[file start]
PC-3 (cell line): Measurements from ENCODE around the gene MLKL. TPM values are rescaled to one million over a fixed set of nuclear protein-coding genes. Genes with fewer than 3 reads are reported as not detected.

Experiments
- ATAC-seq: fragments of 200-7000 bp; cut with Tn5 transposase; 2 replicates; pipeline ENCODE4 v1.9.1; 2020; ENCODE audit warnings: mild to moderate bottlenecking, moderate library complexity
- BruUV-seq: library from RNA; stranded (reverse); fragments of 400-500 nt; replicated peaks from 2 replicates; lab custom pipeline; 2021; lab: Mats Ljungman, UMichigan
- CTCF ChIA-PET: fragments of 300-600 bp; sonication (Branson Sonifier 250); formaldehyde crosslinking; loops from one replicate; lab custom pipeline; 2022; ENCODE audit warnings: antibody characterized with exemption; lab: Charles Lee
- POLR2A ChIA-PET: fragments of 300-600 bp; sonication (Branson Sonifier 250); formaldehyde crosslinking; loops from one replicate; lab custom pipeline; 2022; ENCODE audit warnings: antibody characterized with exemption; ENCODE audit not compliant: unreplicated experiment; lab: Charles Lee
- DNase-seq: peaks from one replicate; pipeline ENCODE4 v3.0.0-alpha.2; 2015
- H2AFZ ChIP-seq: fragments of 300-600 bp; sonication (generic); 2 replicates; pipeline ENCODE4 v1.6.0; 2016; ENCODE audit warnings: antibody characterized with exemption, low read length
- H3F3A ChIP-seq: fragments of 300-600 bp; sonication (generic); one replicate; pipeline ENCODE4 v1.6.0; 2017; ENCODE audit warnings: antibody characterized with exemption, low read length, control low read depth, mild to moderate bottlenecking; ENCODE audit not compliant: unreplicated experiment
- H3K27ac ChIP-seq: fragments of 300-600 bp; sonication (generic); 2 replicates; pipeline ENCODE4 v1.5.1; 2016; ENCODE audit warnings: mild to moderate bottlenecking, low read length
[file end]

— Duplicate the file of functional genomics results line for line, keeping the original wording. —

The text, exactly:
PC-3 (cell line): Measurements from ENCODE around the gene MLKL. TPM values are rescaled to one million over a fixed set of nuclear protein-coding genes. Genes with fewer than 3 reads are reported as not detected.

Experiments
- ATAC-seq: fragments of 200-7000 bp; cut with Tn5 transposase; 2 replicates; pipeline ENCODE4 v1.9.1; 2020; ENCODE audit warnings: mild to moderate bottlenecking, moderate library complexity
- BruUV-seq: library from RNA; stranded (reverse); fragments of 400-500 nt; replicated peaks from 2 replicates; lab custom pipeline; 2021; lab: Mats Ljungman, UMichigan
- CTCF ChIA-PET: fragments of 300-600 bp; sonication (Branson Sonifier 250); formaldehyde crosslinking; loops from one replicate; lab custom pipeline; 2022; ENCODE audit warnings: antibody characterized with exemption; lab: Charles Lee
- POLR2A ChIA-PET: fragments of 300-600 bp; sonication (Branson Sonifier 250); formaldehyde crosslinking; loops from one replicate; lab custom pipeline; 2022; ENCODE audit warnings: antibody characterized with exemption; ENCODE audit not compliant: unreplicated experiment; lab: Charles Lee
- DNase-seq: peaks from one replicate; pipeline ENCODE4 v3.0.0-alpha.2; 2015
- H2AFZ ChIP-seq: fragments of 300-600 bp; sonication (generic); 2 replicates; pipeline ENCODE4 v1.6.0; 2016; ENCODE audit warnings: antibody characterized with exemption, low read length
- H3F3A ChIP-seq: fragments of 300-600 bp; sonication (generic); one replicate; pipeline ENCODE4 v1.6.0; 2017; ENCODE audit warnings: antibody characterized with exemption, low read length, control low read depth, mild to moderate bottlenecking; ENCODE audit not compliant: unreplicated experiment
- H3K27ac ChIP-seq: fragments of 300-600 bp; sonication (generic); 2 replicates; pipeline ENCODE4 v1.5.1; 2016; ENCODE audit warnings: mild to moderate bottlenecking, low read length